Recent high school graduate Amelia Murphy has overcome a lot after being born with spina bifida, but thanks to her 12-year bond with a dedicated learning assistant, she wasn’t alone in her battles.
Last week, the 17-year-old Murphy received her diploma in commencement ceremonies along with her fellow Lakota East High School senior classmates.
Murphy, who must use a wheelchair for distances too far for her to walk, was joined at the event by her instructional and medical assistant who first partnered with her 12 years ago in the first grade at Wyandot Elementary School.
Murphy said of her relationship with Lakota staffer Pat Burley, “it is completely like having two moms.”
Burley has been by Murphy’s side almost every school day since they first met in a 2007.
Burley jokes about having earned a second, unofficial diploma after going through the first through 12th grades for the second time.
“It’s a very unique relationship and a lot of it had to do with me being familiar with her (Murphy’s) medical issues,” said Burley.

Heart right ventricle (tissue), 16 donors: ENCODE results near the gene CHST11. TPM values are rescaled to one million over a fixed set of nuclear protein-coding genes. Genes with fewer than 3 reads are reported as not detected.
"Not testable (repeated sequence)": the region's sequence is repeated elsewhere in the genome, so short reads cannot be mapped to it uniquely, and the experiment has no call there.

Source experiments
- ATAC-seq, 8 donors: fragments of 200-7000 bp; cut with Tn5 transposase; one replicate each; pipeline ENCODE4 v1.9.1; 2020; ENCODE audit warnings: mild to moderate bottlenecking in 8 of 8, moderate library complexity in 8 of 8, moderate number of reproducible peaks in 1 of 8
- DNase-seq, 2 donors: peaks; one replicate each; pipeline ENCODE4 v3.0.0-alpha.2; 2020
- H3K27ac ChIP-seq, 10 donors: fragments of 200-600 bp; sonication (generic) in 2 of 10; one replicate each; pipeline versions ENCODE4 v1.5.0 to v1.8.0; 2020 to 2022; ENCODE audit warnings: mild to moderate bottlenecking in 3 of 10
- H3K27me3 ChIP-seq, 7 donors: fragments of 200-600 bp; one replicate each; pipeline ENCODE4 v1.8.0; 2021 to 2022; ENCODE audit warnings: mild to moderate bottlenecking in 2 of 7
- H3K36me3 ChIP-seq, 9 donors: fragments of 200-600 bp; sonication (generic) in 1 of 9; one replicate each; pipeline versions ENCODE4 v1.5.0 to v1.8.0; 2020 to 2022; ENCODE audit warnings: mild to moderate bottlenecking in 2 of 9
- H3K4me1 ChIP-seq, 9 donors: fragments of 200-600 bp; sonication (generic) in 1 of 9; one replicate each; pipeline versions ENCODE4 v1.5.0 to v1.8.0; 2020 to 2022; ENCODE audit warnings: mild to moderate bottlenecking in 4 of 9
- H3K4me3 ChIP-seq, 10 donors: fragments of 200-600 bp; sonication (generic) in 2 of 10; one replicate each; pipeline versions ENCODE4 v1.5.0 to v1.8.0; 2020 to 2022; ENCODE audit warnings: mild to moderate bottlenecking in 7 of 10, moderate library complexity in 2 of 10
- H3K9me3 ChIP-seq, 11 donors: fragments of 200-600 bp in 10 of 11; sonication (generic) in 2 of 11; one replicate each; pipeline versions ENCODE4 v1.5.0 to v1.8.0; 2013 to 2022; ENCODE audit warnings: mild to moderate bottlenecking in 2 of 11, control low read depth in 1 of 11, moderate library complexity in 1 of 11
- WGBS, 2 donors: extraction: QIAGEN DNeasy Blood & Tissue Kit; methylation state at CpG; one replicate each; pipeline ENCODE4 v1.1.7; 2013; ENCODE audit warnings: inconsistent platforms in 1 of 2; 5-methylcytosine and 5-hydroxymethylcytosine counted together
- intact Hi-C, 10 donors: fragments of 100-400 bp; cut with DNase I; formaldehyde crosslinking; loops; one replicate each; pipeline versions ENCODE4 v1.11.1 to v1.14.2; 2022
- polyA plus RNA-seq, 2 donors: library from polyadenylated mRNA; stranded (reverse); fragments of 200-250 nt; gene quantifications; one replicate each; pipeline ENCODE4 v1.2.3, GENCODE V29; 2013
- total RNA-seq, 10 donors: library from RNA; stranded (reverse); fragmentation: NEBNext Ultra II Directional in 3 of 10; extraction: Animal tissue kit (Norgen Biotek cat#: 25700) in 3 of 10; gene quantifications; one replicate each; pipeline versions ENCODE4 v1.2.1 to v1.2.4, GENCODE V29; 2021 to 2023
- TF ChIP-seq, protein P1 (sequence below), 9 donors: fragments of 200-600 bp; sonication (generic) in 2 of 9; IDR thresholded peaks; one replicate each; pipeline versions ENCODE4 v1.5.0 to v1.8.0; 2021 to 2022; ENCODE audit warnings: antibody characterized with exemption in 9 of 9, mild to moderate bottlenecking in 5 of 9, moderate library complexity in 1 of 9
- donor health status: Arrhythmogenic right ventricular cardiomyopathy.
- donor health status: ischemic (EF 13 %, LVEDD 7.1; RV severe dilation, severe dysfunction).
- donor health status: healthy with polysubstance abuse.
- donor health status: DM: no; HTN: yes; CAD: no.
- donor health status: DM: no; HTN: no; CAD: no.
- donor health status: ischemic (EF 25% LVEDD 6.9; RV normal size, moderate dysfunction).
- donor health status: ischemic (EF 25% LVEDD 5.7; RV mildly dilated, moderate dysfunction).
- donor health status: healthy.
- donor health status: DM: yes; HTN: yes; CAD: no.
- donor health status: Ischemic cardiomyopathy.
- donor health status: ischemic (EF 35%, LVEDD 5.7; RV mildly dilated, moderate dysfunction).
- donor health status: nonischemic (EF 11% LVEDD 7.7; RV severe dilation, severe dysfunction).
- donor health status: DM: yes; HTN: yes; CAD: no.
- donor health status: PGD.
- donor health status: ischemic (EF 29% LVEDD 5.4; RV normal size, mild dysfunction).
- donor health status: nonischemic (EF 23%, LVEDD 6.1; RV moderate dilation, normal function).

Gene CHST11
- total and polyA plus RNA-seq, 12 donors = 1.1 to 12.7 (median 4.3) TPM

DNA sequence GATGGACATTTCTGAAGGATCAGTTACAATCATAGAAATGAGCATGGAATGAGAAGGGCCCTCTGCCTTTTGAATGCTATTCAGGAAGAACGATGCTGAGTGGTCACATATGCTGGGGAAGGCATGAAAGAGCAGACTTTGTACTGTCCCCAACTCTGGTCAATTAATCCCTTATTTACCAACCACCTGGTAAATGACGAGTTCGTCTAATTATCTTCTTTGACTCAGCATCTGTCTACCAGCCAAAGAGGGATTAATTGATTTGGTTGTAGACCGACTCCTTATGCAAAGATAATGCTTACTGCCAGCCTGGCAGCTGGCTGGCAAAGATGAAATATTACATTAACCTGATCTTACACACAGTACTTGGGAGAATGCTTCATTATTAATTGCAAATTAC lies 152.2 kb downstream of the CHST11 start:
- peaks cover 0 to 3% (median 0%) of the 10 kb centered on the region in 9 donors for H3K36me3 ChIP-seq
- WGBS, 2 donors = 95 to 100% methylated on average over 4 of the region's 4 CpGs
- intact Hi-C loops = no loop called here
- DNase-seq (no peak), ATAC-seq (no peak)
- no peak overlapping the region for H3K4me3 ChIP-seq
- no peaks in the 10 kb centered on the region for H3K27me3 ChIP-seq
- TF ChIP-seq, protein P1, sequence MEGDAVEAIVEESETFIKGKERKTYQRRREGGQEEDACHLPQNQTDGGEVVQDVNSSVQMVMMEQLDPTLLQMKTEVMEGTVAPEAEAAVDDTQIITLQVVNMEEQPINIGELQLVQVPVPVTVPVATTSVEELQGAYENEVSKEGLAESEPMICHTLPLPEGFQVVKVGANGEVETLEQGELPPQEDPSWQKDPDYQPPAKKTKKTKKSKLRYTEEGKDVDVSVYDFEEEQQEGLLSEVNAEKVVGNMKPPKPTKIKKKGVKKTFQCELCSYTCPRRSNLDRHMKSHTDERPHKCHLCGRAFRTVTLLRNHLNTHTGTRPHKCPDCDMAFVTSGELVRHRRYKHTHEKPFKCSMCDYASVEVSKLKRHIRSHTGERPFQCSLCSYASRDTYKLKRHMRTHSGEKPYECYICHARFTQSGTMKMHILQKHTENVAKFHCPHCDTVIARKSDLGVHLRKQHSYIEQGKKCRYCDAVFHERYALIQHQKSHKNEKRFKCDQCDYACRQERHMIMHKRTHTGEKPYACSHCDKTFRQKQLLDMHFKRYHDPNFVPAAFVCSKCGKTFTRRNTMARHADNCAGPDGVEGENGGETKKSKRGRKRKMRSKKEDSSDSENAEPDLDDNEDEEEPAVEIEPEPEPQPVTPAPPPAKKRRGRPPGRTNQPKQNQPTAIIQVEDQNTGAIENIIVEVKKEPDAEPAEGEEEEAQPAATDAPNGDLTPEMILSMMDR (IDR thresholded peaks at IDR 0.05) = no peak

Their relationship goes far beyond tutor-student and though their formal ties will end when Murphy receives her Lakota East diploma, both said their bond will likely continue after developing a close friendship over the years.
“It is emotional. She is always like a light in the room and so easygoing,” said Burley of her young friend.
Murphy is grateful.
“I don’t know if I could have done it without her. Especially when I’ve had medical issues at school … it has been tremendous to have Ms. Burley there with me,” she said.
Her mother, Pam Wendel, shares in that gratitude.
“All this couldn’t have happened without (Burley). At times they are like mother and daughter and at other times like best friends.
“To send a child with serious medical condition to school can be truly frightening,” Wendel said. “It was important to have a consistent, support person with her.
“Their relationship is amazing.”
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